urlopen could be useful to give some users the output they want (text
    from network io) or to make it clear why bytes is the safe way.

    Daniel
    ajaksu, Dec 22, 2008
    #3
  4. Okay, so I guess I didn't really *get* the whole unicode/text/binary
    thing. Maybe I still don't, but I think I'm getting closer. Thanks to
    everyone who replied.

    On Dec 22, 1:41 pm, ajaksu <> wrote:
    > On Dec 22, 8:25 pm, Christian Heimes <> wrote:
    > That said, a "decode to declared HTTP header encoding" version of
    > urlopen could be useful to give some users the output they want (text
    > from network io) or to make it clear why bytes is the safe way.


    Sounds like a great idea. More to the point, it sounds like it's
    pretty much a necessary idea.

    Consider: reading a web page is an easy one-liner. Now, no one is
    going to write that one-liner, and then spend 20 lines trying to get
    the Content-Type and encoding figured out. Instead we're all going to
    do it the short, easy, *wrong* way. So every program in the world that
    uses urlopen gets to have the same bug. Not good. The *right* way
    needs to be the *easy* way.

    -GGC-
    Glenn G. Chappell, Dec 23, 2008
    #4
  5. Glenn G. Chappell

    ajaksu Guest

    On Dec 22, 9:05 pm, Christian Heimes <> wrote:
    > ajaksu schrieb:
    >
    > > That said, a "decode to declared HTTP header encoding" version of
    > > urlopen could be useful to give some users the output they want (text
    > > from network io) or to make it clear why bytes is the safe way.

    >
    > Yeah, your idea sounds both useful and feasible. A patch is welcome! :)


    Would monkeypatching what urlopen returns be good enough or should we
    aim at a cleaner implementation?

    Glenn, does this sketch work for you?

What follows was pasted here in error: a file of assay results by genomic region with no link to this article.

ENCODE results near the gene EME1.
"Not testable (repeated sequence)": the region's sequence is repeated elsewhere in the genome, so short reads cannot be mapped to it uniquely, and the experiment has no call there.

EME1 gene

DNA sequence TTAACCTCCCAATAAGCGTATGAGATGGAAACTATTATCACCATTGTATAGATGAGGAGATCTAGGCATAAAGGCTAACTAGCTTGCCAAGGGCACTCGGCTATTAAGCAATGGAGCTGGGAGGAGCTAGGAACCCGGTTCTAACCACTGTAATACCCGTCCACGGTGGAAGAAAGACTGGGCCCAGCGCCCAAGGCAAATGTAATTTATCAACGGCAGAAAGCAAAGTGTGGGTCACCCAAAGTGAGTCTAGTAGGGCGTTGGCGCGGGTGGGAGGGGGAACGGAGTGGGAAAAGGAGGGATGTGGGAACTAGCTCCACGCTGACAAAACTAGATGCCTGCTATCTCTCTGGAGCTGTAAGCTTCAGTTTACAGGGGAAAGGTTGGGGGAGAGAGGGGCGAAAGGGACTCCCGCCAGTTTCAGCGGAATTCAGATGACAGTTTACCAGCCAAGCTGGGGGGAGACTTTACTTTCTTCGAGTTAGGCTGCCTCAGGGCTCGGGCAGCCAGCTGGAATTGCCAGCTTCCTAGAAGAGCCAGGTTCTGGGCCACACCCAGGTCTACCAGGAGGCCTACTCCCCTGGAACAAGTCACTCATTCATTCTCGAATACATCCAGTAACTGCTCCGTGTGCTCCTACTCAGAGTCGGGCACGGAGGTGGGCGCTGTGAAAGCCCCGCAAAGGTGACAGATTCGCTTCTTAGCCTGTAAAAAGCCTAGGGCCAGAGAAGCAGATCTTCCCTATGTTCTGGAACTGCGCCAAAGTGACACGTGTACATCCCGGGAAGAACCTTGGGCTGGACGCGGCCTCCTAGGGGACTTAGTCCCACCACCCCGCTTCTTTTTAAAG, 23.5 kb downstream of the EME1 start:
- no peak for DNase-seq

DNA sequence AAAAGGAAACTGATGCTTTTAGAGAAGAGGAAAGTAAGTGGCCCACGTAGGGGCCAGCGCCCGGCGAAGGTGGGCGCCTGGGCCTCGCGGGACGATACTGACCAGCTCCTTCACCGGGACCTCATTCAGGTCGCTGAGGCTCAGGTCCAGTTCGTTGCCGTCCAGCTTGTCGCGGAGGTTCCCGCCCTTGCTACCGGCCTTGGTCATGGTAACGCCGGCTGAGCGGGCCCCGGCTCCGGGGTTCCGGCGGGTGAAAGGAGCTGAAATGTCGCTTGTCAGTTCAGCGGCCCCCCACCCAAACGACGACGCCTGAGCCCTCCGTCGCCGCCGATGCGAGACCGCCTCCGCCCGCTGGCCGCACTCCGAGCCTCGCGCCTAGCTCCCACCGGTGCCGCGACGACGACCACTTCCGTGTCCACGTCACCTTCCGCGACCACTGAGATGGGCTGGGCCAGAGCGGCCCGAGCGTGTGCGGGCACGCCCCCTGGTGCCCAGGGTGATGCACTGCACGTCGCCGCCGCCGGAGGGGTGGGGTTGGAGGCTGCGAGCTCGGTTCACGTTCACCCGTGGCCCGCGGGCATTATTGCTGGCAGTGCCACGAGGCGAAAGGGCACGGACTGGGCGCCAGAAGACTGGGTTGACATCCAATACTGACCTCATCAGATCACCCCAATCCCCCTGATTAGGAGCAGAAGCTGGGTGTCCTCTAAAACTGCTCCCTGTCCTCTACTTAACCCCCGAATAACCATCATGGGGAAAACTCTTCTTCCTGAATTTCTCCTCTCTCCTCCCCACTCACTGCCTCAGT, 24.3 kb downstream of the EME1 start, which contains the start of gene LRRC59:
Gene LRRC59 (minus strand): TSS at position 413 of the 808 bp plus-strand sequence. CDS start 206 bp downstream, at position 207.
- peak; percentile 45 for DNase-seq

def urlopen_text(url, data=None,
    timeout=socket._GLOBAL_DEFAULT_TIMEOUT):
    response = urlopen(url, data, timeout)
    _readline = response.readline
    _readlines = response.readlines
    _read = response.read
    charset = response.headers.get_charsets()[0]
    def readline(limit = -1):
    content = _readline()
    return str(content, encoding=charset)
    response.readline = readline
    def readlines(hint = None):
    content = _readlines()
    return [str(line, encoding=charset) for line in content]
    response.readlines = readlines
    def read(n = -1):
    content = _read()
    return str(content, encoding=charset)
    response.read = read
    return response

    Any comments/suggestions are very welcome. I could use some help from
    people that know urllib on the best way to get the charset. Maybe
    after some sleep I can code it in a less awful way :)

    Daniel
    ajaksu, Dec 23, 2008
    #5
  6. Glenn G. Chappell

    ajaksu Guest

    On Dec 23, 12:51 pm, Christian Heimes <> wrote:

    > If you want to do it right ... It should be a clean patch against the
    > py3k svn branch

    Done

    > including documentation

    This thread is a good start :)

    > and a unit test.

    Doing this now.

    Daniel
    ajaksu, Dec 23, 2008
    #6
  7. Glenn G. Chappell

    ajaksu Guest

    On Dec 23, 12:51 pm, Christian Heimes <> wrote:
    > If you want to do it right ... It should be a clean patch against the
    > py3k svn branch including documentation and a unit test.


    Got all three at http://bugs.python.org/issue4733 . Probably got all
    three wrong too, so any feedback is very welcome :)

    I think a neat improvement, besides better docs, names, code, etc.,
    would be to implement Carl Bank's idea of checking Content-Encoding.

    Oh, and there's a 'print("Using default charset '%s'" %
    response.charset)' in there that seemed educational when I wrote it,
    but now sounds lame :)

    Glenn, can you test the patch[1] there?

    Thanks for the encouragement, Chris! I hope we don't regret it :D

    Daniel

    [1]http://bugs.python.org/file12437/urlopen_text.diff
    ajaksu, Dec 23, 2008
    #7